Learning disability charity Mencap has welcomed the Government’s publication of draft provisions to improve the support for children and young people with special educational needs (SEN).
The new publication follows on from the Government’s proposals to reform provision for children and young people with SEN in the green paper Support and Aspiration, published in March 2011, and the subsequent Next Steps document published in May 2012.
These new draft provisions provide for:
- A new duty for joint commissioning which will require local authorities and health bodies to take joint responsibility for providing services
- A requirement on local authorities to publish a local offer of services for disabled children and young people and those with SEN
- New protections for young people aged 16-25 in further education and a stronger focus on preparing them for adulthood
- Parents and young people, for the first time, to be entitled to have a personal budget
Further education colleges, for the first time, and all academies, including free schools, to have the same duties as maintained schools to safeguard the education of children and young people with SEN.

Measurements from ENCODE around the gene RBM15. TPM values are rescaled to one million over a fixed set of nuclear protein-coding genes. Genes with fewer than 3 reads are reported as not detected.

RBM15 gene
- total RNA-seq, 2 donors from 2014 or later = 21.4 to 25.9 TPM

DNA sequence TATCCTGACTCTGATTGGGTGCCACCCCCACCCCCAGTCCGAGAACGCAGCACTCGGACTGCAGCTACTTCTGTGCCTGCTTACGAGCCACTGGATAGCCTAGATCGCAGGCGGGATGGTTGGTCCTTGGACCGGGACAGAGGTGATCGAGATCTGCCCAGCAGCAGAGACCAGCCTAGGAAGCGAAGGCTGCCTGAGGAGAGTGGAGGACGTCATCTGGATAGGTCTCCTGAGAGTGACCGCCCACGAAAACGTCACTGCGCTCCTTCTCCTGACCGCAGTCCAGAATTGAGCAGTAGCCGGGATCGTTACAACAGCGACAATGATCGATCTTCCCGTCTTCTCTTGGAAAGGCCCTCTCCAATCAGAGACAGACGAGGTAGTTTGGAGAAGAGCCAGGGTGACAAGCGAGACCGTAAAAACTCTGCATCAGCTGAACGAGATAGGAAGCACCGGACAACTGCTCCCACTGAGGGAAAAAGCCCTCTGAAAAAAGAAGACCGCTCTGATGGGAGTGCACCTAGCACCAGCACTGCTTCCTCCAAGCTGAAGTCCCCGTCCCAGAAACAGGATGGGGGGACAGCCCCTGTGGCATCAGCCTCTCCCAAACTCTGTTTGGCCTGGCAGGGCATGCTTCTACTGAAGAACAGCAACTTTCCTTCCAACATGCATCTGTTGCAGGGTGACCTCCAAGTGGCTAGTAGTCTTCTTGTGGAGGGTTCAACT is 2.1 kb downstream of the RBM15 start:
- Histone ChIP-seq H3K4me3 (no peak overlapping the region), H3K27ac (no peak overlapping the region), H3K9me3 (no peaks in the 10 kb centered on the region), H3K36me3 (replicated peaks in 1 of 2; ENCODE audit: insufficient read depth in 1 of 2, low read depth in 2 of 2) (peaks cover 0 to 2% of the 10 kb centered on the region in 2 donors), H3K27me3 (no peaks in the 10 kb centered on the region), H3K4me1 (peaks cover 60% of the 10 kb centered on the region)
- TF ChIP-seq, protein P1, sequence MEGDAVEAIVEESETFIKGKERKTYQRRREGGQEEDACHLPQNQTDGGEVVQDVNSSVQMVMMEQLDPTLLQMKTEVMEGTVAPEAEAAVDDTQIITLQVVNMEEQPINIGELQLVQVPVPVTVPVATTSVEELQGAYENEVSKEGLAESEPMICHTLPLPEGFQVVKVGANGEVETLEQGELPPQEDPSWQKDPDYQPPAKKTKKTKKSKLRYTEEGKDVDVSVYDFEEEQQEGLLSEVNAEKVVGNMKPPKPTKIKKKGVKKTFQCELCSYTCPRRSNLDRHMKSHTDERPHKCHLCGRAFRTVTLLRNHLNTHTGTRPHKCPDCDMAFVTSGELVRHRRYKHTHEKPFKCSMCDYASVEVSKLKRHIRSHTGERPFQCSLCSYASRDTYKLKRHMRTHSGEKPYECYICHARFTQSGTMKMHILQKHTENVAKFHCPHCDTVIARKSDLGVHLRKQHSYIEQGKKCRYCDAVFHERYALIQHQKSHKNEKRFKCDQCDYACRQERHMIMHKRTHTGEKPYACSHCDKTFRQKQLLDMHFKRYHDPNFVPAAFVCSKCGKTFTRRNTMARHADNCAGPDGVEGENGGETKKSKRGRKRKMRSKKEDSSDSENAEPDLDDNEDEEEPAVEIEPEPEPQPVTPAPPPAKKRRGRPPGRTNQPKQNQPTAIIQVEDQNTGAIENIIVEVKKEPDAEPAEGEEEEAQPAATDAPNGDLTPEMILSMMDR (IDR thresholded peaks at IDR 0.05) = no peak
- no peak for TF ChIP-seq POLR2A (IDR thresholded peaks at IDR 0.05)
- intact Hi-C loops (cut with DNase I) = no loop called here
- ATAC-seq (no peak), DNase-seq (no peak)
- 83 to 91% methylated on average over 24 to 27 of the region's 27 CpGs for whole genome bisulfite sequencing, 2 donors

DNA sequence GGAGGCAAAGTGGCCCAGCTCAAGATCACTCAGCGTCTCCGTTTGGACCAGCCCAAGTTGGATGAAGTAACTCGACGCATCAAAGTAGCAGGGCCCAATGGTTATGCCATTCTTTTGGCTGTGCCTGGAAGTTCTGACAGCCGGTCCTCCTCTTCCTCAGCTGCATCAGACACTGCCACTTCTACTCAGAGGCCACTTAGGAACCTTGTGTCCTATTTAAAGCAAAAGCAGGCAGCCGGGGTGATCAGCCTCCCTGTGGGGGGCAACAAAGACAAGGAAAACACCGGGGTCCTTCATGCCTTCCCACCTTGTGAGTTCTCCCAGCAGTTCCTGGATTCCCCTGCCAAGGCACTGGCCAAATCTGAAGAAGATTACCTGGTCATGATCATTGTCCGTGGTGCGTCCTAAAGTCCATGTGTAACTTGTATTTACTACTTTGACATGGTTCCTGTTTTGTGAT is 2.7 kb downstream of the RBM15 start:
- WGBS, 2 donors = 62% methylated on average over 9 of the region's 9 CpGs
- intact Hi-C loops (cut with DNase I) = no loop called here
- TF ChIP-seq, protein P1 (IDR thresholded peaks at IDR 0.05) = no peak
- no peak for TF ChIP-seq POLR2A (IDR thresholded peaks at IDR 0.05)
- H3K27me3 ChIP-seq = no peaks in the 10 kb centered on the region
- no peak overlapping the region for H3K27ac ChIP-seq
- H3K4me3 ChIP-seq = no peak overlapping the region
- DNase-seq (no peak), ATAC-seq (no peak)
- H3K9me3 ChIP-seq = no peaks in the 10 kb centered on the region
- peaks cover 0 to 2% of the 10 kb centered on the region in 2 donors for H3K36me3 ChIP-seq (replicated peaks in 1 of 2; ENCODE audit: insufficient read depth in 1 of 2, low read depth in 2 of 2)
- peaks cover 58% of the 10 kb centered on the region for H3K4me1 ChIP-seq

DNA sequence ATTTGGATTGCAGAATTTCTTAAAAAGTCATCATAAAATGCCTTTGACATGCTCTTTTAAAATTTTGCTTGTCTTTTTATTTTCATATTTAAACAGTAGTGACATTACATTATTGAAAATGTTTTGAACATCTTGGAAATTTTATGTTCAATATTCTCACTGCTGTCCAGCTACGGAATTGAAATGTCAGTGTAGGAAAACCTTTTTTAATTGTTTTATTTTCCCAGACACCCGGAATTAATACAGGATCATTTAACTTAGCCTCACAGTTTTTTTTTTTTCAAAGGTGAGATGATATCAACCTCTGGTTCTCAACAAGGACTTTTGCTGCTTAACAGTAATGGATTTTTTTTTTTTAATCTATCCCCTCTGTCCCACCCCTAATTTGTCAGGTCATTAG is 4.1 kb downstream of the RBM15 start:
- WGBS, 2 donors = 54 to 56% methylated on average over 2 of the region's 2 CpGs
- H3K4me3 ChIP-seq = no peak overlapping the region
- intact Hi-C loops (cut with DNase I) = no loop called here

Sarah Teather, in a written statement made before she was replaced as minister for children and families in the Government reshuffle on September 4, said: “Too many parents have faced bureaucratic barriers. We are making it easier for parents to access help for their children. And we will empower parents and young people, giving them greater control over the services they receive, by putting them in charge of personal budgets.
“We are also increasing rights and protections for disabled young people in further education to prepare them for adulthood and paid work better. Taken together, our reforms package is giving young people with special educational needs the platform to succeed.”
Learning disability charity Mencap has welcomed the publication of the draft clauses and the opportunity to examine them before they are introduced into Parliament. Dan Scorer, senior campaigns and policy manager at Mencap, said:
“The emphasis on promoting integration across different agencies is particularly key, as we are aware of a number of instances in the current system where children with a learning disability and their families are experiencing a lack of coordination across their provision.
“However, we are concerned that the single assessment process and Education, Health and Care Plan will only be available to children who need educational support. This could result in those children who have a primary need for health or social care missing out on valuable support.
“We look forward to working with the government to find the best way to meet the needs of SEND pupils in both school and further education settings.”